Laura and Michael McIntyre just wanted to homeschool their nine children, not become embroiled in a series of lawsuits that brought them to the state supreme court this past Monday, Nov. 2.
"Our faith is foremost in our lives and we find it very important that our children receive a faith-based education," Laura McIntyre said in an affidavit presented as evidence in court.
The couple came to the attention of a truancy officer in El Paso when Michael's brother reported the family for allegedly not teaching their children anything. The ensuing case reached national news when the children's uncle claimed he overheard a child explain the family did no homework because they were waiting to be raptured.
As Jay Michaelson at the Daily Beast puts it, "Nearly one hundred years ago, the state of Texas required children to attend school, whether in public school, private school, or at home. Now, a state supreme court case may carve out a religious exemption to that requirement."
The McIntyres won the district lawsuit about their motorcycle business, co-owned by Michael and his brother, who called the school district about the homeschooling family. Now, appeals have brought the question before the highest state court: Is Texas allowed to regulate what is taught in homeschools?
"It is paramount that our children receive a Christian education, one they could not receive in public school," McIntyre said.
THE MCINTYRES' CASE
The El Paso truancy officer, alerted by the children' uncle, demanded to be shown proof that the McIntyres were meeting the basic standards of schooling in the state. The McIntyres argued this violated their Fourteenth Amendment rights.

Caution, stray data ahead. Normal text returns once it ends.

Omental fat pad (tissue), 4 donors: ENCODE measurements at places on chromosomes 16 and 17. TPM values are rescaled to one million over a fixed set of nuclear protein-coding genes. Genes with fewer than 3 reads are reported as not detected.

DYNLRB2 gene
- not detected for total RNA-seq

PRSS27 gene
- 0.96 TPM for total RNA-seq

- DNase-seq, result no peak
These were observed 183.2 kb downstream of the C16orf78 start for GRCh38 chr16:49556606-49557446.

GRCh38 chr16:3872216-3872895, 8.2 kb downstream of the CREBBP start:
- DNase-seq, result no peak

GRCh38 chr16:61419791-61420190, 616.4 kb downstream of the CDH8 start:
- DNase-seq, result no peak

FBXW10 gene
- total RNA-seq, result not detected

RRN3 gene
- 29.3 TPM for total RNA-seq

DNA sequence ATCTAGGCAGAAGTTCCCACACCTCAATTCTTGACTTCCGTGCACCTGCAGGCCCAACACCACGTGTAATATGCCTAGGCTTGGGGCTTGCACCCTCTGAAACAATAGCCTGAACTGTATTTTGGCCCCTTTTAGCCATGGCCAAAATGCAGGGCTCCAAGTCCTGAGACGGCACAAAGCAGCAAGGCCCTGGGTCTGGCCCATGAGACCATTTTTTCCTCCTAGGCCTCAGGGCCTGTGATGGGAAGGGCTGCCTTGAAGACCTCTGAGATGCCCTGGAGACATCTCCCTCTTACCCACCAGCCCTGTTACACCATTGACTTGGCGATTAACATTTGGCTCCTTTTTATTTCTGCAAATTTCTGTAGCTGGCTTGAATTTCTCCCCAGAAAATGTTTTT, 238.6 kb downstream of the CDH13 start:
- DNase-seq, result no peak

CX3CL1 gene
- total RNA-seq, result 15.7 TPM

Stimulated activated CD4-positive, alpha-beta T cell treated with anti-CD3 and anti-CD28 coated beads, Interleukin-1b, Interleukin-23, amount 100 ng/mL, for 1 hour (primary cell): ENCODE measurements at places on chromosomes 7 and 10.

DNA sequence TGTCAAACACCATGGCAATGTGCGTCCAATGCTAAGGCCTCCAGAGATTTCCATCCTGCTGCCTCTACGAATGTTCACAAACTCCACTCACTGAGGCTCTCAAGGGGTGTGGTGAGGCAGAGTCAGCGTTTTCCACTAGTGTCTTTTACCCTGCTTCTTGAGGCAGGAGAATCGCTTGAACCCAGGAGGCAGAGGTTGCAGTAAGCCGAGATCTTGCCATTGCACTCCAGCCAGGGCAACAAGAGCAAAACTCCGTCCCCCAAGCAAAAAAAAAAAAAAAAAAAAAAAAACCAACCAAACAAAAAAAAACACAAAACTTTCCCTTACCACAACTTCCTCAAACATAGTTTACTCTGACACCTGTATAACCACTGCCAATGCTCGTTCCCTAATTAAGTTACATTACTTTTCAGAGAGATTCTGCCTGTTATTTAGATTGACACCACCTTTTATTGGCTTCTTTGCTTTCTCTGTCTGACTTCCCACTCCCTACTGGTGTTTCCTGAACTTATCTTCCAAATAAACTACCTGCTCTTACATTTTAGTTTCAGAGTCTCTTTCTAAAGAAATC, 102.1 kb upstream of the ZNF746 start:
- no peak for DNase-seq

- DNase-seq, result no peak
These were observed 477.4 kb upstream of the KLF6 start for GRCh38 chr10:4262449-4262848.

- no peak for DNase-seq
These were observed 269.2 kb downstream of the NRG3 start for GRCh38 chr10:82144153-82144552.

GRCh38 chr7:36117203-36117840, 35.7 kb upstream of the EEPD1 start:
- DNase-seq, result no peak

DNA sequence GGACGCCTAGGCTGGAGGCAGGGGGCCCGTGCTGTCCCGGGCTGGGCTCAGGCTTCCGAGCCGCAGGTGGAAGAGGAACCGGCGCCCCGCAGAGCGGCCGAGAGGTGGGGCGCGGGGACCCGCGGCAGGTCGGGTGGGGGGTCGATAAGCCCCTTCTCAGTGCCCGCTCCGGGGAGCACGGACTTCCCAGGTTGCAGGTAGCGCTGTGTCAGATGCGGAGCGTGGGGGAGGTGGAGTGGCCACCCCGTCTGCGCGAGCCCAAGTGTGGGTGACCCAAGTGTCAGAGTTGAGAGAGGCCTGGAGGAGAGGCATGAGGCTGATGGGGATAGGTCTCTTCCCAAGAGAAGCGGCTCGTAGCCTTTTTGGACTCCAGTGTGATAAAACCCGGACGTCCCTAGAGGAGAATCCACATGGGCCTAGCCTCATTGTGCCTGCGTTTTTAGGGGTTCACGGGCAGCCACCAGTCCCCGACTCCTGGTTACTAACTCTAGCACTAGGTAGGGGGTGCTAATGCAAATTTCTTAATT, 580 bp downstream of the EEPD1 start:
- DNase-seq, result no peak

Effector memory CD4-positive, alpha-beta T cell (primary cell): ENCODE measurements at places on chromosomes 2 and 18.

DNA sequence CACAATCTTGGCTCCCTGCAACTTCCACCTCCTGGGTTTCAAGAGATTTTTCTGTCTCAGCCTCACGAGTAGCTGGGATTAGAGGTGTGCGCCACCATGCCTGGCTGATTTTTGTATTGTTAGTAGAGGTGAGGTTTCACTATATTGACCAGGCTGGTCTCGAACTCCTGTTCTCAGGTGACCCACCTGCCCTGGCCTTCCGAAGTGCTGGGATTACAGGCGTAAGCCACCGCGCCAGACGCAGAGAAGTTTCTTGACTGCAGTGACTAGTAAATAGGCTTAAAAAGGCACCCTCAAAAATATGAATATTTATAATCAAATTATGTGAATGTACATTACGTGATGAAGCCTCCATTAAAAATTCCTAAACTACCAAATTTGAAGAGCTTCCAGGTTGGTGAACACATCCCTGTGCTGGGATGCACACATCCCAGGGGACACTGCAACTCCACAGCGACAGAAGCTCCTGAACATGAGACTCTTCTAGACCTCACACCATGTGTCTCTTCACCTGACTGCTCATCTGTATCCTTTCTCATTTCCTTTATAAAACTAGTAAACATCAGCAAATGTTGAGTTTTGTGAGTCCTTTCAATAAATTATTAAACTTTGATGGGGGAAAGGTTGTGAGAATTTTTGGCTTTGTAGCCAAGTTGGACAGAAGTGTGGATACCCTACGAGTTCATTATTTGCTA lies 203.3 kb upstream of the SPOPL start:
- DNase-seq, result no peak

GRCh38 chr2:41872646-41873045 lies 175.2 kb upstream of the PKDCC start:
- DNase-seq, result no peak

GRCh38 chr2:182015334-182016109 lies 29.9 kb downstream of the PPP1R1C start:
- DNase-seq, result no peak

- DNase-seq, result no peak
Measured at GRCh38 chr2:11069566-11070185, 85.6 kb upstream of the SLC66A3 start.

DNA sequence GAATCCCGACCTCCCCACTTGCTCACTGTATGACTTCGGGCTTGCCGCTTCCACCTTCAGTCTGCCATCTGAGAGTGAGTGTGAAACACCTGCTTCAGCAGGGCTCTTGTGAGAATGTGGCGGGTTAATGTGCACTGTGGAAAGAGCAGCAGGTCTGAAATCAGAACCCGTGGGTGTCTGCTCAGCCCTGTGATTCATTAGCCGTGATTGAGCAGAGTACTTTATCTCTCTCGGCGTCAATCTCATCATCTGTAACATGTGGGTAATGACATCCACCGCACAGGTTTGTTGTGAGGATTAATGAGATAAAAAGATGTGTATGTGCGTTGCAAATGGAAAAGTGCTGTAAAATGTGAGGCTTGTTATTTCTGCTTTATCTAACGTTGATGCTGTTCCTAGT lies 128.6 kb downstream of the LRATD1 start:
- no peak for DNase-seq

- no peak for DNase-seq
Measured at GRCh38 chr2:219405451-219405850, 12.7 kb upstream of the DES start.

In a prior case, Leeper v. Arlington ISD, the Supreme Court of Texas ruled a specific definition equating homeschools to private schools was correct: "homes in which children are taught in a bona fide manner from a curriculum designed to meet basic education goals" of literacy, math, and citizenship.
The McIntyres want to give their children a religious education without any governmental oversight.
However, in the opinion of the district appeals judge, Chief Justice Ann Crawford McClure, "The McIntyres ... do not have an 'absolute constitutional right to home school.' ... Instead, they have a right to home school their children, but a home school will only meet the private or parochial exemption from the compulsory school attendance laws if it meets the criteria set out in Leeper."
One of the McIntyres' children, Tori, allegedly ran away from home to live with an aunt and uncle. When she enrolled in public school, she was placed two years below her grade level. However, the McIntyres' attorney attributes this to the school district's desire to raise sophomore standardized test scores by placing sophomores as freshmen.
About 1.7 million children are homeschooled in the U.S., according to the Daily Beast, which also points out evangelicals make up about 40 percent of the population. Consequently, families are following this ruling closely.
In attempting to ascertain where there was any actual learning occurring in the McIntyre homeschool, the El Paso school district allegedly overstepped its bounds according to state law, which does not require proof of student progress.
That is what the appeal to the Supreme Court of Texas is about: to clarify whether Leeper permits the government to verify but not review curriculum for "bona fide education" in private schools like the McIntyres' homeschool, according to the McIntyres' court documents.
The Home School Legal Defense Association said the McIntyres are "in full compliance" with the law, according to ChristianHeadlines.com.
The McIntyres' brief in appeal requests the court to "confirm that the [El Paso School] District's curriculum demands violated the McIntyres' Fourteenth Amendment liberty interest in directing their children's education."
Regardless of whether the McIntyres did actually educate their children, what may be at stake in their case is a state-approved exemption from education on religious grounds.
This article was originally published in Christian Examiner.